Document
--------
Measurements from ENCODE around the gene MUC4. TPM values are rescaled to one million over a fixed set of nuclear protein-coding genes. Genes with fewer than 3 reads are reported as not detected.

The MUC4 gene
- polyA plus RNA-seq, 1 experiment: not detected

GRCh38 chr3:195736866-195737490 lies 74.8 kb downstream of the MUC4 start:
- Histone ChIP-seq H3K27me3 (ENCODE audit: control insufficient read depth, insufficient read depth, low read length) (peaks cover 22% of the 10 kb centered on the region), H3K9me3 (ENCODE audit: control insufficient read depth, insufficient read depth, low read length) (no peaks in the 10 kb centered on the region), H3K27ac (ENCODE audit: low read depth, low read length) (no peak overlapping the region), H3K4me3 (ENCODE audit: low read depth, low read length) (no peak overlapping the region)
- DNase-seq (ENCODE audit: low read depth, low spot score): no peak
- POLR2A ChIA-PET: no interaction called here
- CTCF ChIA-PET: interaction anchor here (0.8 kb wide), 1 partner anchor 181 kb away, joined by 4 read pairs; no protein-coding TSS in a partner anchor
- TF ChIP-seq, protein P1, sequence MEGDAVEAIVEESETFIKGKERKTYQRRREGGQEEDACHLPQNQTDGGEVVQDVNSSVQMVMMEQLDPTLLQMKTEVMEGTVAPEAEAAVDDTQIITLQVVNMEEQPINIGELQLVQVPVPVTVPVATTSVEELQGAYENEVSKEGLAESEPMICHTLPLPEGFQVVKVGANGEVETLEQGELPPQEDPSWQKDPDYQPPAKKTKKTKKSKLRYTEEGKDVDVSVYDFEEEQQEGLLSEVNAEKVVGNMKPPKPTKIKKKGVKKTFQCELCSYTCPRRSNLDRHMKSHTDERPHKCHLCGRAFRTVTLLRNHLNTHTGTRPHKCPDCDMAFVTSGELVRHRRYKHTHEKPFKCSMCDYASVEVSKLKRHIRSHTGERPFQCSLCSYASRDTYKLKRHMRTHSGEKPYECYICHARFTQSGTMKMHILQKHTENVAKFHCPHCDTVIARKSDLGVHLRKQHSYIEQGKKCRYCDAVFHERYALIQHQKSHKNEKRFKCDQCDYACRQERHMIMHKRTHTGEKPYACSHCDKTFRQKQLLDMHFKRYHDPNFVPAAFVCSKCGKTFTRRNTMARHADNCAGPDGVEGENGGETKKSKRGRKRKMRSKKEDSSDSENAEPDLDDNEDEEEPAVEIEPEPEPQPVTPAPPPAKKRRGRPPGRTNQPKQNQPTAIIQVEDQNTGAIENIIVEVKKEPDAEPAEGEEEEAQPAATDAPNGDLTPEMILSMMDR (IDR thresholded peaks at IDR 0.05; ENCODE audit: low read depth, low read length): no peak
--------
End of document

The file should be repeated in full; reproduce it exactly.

Measurements from ENCODE around the gene MUC4. TPM values are rescaled to one million over a fixed set of nuclear protein-coding genes. Genes with fewer than 3 reads are reported as not detected.

The MUC4 gene
- polyA plus RNA-seq, 1 experiment: not detected

GRCh38 chr3:195736866-195737490 lies 74.8 kb downstream of the MUC4 start:
- Histone ChIP-seq H3K27me3 (ENCODE audit: control insufficient read depth, insufficient read depth, low read length) (peaks cover 22% of the 10 kb centered on the region), H3K9me3 (ENCODE audit: control insufficient read depth, insufficient read depth, low read length) (no peaks in the 10 kb centered on the region), H3K27ac (ENCODE audit: low read depth, low read length) (no peak overlapping the region), H3K4me3 (ENCODE audit: low read depth, low read length) (no peak overlapping the region)
- DNase-seq (ENCODE audit: low read depth, low spot score): no peak
- POLR2A ChIA-PET: no interaction called here
- CTCF ChIA-PET: interaction anchor here (0.8 kb wide), 1 partner anchor 181 kb away, joined by 4 read pairs; no protein-coding TSS in a partner anchor
- TF ChIP-seq, protein P1, sequence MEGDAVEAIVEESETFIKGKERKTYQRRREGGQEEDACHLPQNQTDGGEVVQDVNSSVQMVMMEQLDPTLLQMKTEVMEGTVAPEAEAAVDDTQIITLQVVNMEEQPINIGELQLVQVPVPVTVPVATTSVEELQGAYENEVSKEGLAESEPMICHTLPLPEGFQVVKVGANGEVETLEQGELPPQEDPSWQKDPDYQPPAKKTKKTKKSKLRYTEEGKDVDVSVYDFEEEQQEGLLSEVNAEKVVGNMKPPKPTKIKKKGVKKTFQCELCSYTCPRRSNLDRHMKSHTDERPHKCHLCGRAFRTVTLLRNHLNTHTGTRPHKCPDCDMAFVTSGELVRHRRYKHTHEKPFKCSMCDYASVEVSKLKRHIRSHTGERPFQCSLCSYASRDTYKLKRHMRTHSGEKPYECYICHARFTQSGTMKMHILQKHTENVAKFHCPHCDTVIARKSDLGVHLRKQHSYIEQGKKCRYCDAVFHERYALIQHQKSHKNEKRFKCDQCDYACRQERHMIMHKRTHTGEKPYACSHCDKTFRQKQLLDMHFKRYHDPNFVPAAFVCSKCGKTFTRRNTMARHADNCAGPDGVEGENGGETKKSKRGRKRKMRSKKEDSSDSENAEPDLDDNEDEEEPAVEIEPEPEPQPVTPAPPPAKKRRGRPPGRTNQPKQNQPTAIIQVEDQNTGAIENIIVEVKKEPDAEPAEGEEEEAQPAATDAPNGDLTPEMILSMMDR (IDR thresholded peaks at IDR 0.05; ENCODE audit: low read depth, low read length): no peak